The following is the first in our upcoming series of interviews featuring various thought leaders on topics of interest to college parents. We are pleased to feature Kathryn Kay, the Director of Orientation and Assistant Director of Student Programs at Georgetown University. As noted in her bio below, Ms Kay has extensive experience working with both college students and parents. Her responses to our interview questions provide some great insights and useful tips for parents of college students. We would like to thank Ms. Kay for her time and thoughtful answers.
Kathryn Kay: Director of Orientation, Georgetown University
Suppose a parent does not feel their child’s transition to college is going well academically and/or socially, yet the student says everything is fine. Is there anything a parent should do, or should they avoid interfering?
If a student is not engaging in campus life or not doing as well academically as they used to, it may be due to other underlying issues like homesickness or stress. Rather than stating what you’re concerned about, it might help to first ask about the student’s perceptions of how the transition to college is going and acknowledging that it is a big transition (i.e. “So college must seem really different from high school. What have the major changes been?” or “It must feel strange to no longer have class 8 hours a day. Have you had to approach studying differently?”). Often students will then open up about how they feel about these changes, creating a great segue where you can suggest resources (i.e. “It sounds like it’s been hard to acclimate to campus without your high school friends. Have you reached out to that student group you liked during orientation? I remember that they were looking for new members, and it could be a great way to meet new people.” or “Do you remember when the Director from the Academic Resource Center talked at Orientation? She might be a good person to check in with about how to take better notes. Many people must struggle with that, otherwise there wouldn’t be an Academic Resource Center!”).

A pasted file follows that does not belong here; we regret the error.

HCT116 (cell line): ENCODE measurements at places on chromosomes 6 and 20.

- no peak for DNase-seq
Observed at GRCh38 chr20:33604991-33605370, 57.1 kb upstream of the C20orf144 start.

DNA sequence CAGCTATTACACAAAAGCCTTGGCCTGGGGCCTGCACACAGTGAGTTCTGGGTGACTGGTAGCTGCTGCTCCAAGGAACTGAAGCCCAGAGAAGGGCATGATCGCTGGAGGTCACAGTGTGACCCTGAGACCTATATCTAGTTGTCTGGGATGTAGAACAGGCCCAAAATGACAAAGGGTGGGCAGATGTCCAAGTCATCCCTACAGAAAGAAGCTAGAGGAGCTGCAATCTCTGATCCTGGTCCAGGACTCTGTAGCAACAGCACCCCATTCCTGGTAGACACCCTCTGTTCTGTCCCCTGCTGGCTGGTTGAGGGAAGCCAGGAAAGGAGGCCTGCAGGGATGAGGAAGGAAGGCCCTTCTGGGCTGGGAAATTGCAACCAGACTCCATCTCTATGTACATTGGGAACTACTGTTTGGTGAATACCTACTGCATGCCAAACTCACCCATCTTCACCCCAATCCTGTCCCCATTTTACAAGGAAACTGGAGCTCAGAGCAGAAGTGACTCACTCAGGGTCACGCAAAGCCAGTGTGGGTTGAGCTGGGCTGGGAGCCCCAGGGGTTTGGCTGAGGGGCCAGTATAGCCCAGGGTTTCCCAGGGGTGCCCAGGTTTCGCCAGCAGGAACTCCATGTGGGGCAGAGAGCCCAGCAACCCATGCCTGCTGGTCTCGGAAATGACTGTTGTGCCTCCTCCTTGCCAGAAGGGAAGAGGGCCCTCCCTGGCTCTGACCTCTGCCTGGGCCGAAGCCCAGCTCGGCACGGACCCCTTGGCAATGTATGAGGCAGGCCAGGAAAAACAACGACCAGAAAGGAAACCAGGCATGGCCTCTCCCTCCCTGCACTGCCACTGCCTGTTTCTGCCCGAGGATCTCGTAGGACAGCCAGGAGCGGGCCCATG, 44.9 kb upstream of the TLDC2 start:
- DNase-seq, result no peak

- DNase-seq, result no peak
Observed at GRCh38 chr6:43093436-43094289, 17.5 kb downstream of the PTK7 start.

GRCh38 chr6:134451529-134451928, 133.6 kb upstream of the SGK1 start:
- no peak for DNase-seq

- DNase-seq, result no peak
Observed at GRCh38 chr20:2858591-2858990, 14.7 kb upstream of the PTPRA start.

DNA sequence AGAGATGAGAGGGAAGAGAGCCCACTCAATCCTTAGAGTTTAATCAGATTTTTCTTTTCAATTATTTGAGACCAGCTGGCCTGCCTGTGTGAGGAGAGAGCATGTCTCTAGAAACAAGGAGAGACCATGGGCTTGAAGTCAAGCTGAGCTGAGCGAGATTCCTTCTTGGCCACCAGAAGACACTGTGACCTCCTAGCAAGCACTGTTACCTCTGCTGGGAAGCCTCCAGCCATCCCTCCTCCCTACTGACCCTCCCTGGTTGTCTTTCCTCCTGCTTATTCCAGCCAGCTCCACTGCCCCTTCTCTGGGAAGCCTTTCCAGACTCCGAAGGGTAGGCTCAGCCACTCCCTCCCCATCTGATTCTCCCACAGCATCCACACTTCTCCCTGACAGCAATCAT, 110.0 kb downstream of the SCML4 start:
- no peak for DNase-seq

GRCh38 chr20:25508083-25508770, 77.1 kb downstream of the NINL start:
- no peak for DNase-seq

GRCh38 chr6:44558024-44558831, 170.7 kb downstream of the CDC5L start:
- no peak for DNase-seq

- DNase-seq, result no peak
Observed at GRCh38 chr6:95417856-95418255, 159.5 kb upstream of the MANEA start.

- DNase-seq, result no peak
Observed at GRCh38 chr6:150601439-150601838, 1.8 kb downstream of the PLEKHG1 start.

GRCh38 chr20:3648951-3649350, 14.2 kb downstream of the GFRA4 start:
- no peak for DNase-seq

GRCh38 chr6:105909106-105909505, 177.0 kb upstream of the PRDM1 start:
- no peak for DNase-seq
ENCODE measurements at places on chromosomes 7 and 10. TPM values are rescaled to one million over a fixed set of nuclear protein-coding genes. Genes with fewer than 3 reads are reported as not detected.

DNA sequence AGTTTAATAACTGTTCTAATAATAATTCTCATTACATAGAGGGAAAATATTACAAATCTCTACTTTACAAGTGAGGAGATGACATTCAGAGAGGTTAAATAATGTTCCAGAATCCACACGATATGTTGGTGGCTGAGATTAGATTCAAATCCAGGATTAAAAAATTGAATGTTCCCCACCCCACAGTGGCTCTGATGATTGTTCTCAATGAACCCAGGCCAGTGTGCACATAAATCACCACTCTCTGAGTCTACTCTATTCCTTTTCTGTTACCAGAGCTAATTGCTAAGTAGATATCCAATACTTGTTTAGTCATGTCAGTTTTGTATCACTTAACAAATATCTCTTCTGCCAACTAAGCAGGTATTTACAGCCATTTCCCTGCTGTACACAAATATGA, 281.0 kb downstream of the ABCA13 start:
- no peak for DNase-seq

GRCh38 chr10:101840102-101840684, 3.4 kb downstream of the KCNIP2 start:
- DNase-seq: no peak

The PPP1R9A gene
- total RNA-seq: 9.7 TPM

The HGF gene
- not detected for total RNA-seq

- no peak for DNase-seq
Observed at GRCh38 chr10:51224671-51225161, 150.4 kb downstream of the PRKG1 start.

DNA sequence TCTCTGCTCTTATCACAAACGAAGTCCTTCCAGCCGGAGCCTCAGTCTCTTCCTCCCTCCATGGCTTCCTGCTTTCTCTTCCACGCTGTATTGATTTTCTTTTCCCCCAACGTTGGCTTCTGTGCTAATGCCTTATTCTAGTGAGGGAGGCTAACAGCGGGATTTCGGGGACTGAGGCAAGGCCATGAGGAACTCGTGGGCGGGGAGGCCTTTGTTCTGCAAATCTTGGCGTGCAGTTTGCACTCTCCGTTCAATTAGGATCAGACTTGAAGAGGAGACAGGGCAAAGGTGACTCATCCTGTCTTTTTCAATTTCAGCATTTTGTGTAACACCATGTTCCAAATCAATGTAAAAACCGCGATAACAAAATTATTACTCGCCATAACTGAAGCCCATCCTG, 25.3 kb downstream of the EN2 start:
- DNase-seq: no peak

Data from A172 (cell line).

Related to the above, do you have any overall advice for a parent who wants to be supportive of their transitioning student, but also wants to avoid being a ‘helicopter parent’?
First of all, I want to note that I hate the term “helicopter parent”. You have done a great job parenting and helping your children get to this point in their life, and for that you should be applauded. During this big transition, I know you are going to want to be as supportive as possible, just as you have at all the other times your child changed life stages.
Although sending children off to college seems more daunting than watching them take their first steps or learn to ride a bike, the way you help them transition is the same. When you accompany them to Orientation and Move-In, it is similar to when you held their fingers to help them learn to walk or when you held the back of their bike seat when the training wheels were first taken off. But eventually, you let go. And when you let go, you have a flurry of mixed emotions. You are excited that they are about to be able to do something on your own and also worried that they are going to fall. But you let go anyway and take a step back. And when they take their first step, you applaud and yell in support. And when they fall, you give them encouraging words and comforting hugs…but you don’t go back to carrying them and you don’t put the training wheels back on, because you know that they are eventually going to find success without that.
So when your child goes off to college, there are going to be triumphs as well as bumps. And both your child and the University community will want you there to encourage them, congratulate them, and help pick them back up. But it is important that you support them to solve issues and not solve them yourself. If your student has a rough time with his/her roommate, remind them that there is a Resident Assistant (R.A.) to go to for help and do not call the R.A. or Residence Life yourself. Try not to worry too much about the bumps that come along. Those are the best opportunities for them to learn how to be successful adults. Instead, just as when they were learning to walk, empower your children to take the steps on their own as you cheer from the sidelines.